Quantcast

Got Homework?

Connect with other students for help. It's a free community.

  • across
    MIT Grad Student
    Online now
  • laura*
    Helped 1,000 students
    Online now
  • Hero
    College Math Guru
    Online now

Here's the question you clicked on:

55 members online
  • 0 replying
  • 0 viewing

MathSofiya

More statistics. Binomial Probability \[P(r)=\frac{n!}{r!(n-r)!}p^rq^{n-r}=C_{n,r}p^rq^{n-r}\] The problem states 10% of adults deliberately do a one time fling (purchase clothing, wear 'em to an event, and return 'em). In a group of 7 adults what is the probability that anyone has done a one time fling? I figured that: n=7 r=0 I plugged those into the equation: \[P(0)=\frac{7!}{0!(7-0)!}p^0q^{7-0}=C_{7,0}p^0q^{7-0}\] What about p and q? The probability of success (p) is 0.1 (1% of people do one time flings)? and q would be 0.9? Would that be right?

  • one year ago
  • one year ago

  • This Question is Closed
  1. MathSofiya
    Best Response
    You've already chosen the best response.
    Medals 0

    @hartnn

    • one year ago
  2. MathSofiya
    Best Response
    You've already chosen the best response.
    Medals 0

    @mathslover ?

    • one year ago
  3. hartnn
    Best Response
    You've already chosen the best response.
    Medals 2

    are u sure about n=7, r= 0 ?

    • one year ago
  4. hartnn
    Best Response
    You've already chosen the best response.
    Medals 2

    out of 7, any'one' has done a one.... so do u feel r should be 1 ?

    • one year ago
  5. hartnn
    Best Response
    You've already chosen the best response.
    Medals 2

    the probability of success = probability of flinging = p = 10% = 0.1 \(\checkmark\) the probability of failure = probability of not flinging = q = 90% = 0.9 \(\checkmark\)

    • one year ago
  6. hartnn
    Best Response
    You've already chosen the best response.
    Medals 2

    just clear your confusion about, n and r

    • one year ago
  7. MathSofiya
    Best Response
    You've already chosen the best response.
    Medals 0

    oh sorry I was gone for while. Let's see here. Give me a second to read everything. Sorry :S

    • one year ago
  8. MathSofiya
    Best Response
    You've already chosen the best response.
    Medals 0

    Ok so about n and r. #number of trials How do I relate that to this problem? I guessed that n=7 because it looked nice, but I don't have a good explanation for why I picked it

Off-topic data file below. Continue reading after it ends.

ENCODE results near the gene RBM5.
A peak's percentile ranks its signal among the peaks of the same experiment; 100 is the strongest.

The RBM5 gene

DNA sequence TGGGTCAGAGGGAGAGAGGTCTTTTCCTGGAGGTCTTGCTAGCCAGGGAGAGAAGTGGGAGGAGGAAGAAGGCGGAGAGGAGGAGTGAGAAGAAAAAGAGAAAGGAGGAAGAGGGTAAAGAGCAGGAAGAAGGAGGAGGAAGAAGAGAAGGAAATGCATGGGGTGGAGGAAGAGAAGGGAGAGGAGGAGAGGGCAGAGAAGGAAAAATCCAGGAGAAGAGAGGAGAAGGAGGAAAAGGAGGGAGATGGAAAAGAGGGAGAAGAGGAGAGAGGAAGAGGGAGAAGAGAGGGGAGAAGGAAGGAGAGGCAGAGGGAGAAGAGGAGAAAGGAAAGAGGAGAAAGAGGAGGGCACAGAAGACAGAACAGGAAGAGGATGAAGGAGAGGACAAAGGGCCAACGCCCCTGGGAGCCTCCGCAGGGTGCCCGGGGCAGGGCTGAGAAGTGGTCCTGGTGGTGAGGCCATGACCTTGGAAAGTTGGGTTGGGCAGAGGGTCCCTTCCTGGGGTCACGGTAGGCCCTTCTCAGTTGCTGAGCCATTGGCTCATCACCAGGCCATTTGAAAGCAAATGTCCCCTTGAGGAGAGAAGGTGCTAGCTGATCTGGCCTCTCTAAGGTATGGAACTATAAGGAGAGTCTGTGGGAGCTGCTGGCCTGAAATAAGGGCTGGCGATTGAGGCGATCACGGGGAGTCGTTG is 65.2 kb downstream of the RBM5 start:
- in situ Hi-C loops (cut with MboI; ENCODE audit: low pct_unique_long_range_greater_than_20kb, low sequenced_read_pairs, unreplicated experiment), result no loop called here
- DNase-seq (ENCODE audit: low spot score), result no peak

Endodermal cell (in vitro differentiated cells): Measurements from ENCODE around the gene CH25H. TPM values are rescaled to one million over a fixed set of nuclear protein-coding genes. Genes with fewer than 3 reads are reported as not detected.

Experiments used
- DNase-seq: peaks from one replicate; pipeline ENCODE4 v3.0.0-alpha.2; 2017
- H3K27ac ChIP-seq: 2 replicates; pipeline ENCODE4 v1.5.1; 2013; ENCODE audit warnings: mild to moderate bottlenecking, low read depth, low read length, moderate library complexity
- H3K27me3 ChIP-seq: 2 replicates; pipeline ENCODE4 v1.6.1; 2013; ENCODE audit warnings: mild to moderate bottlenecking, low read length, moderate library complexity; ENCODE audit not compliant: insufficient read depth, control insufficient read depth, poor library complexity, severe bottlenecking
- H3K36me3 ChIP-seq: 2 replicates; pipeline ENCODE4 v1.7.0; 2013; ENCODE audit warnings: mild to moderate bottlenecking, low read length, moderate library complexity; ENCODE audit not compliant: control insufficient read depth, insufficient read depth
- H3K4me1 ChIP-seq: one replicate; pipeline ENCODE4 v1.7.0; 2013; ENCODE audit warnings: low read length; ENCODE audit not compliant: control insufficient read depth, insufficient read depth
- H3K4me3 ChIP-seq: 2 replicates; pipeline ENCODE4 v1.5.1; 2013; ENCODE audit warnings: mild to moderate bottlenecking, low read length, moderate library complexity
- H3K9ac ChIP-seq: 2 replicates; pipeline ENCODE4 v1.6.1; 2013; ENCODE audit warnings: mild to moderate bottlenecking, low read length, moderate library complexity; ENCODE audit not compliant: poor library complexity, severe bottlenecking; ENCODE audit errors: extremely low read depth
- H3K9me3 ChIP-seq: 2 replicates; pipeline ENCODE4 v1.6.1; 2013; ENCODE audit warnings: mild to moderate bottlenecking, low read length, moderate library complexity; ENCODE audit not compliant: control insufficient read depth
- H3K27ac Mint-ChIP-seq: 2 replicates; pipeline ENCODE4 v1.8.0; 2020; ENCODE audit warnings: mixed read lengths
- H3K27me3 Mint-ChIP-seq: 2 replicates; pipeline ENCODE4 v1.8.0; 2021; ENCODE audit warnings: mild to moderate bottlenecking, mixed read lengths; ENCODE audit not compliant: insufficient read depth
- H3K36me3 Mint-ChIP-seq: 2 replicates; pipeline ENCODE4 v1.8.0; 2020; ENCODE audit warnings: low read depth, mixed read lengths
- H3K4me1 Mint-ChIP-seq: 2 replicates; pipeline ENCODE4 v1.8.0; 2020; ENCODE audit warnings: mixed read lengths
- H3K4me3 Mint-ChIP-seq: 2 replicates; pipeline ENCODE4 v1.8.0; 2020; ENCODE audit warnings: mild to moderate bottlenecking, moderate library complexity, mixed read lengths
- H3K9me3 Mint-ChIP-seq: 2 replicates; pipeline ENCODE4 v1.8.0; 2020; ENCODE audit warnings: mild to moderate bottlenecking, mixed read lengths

• one year ago
  9. MathSofiya
    Best Response
    You've already chosen the best response.
    Medals 0

    I meant n=# of trials

    • one year ago
  10. hartnn
    Best Response
    You've already chosen the best response.
    Medals 2

    number of trials or events or no. of creatures/people on which experiment is performed = n =7 here, \(\checkmark\)

    • one year ago
  11. hartnn
    Best Response
    You've already chosen the best response.
    Medals 2

    r is the number of people 'chosen' here probability that anyONE has done fling implies, r=1 make sense? or more explanation?

    • one year ago
  12. MathSofiya
    Best Response
    You've already chosen the best response.
    Medals 0

    so when we say r=0...

    • one year ago
  13. hartnn
    Best Response
    You've already chosen the best response.
    Medals 2

    almost never.....when we don't perform experiment.....maybe there are some special case for this

    • one year ago
  14. hartnn
    Best Response
    You've already chosen the best response.
    Medals 2

    make sure u understand why n=7, r=1 here

    • one year ago
  15. MathSofiya
    Best Response
    You've already chosen the best response.
    Medals 0

    When no one has done a fling wouldn't that be r=0?

    • one year ago
  16. hartnn
    Best Response
    You've already chosen the best response.
    Medals 2

    umm, yes i think so....(0.9)^7 seems right

    • one year ago
  17. MathSofiya
    Best Response
    You've already chosen the best response.
    Medals 0

    a) No one has done a one-time fling? r=0 b) At least one person r=1 c.) No more than two people \[r \ge 2\] That's how I calculated it, whatcha think?

    • one year ago
  18. hartnn
    Best Response
    You've already chosen the best response.
    Medals 2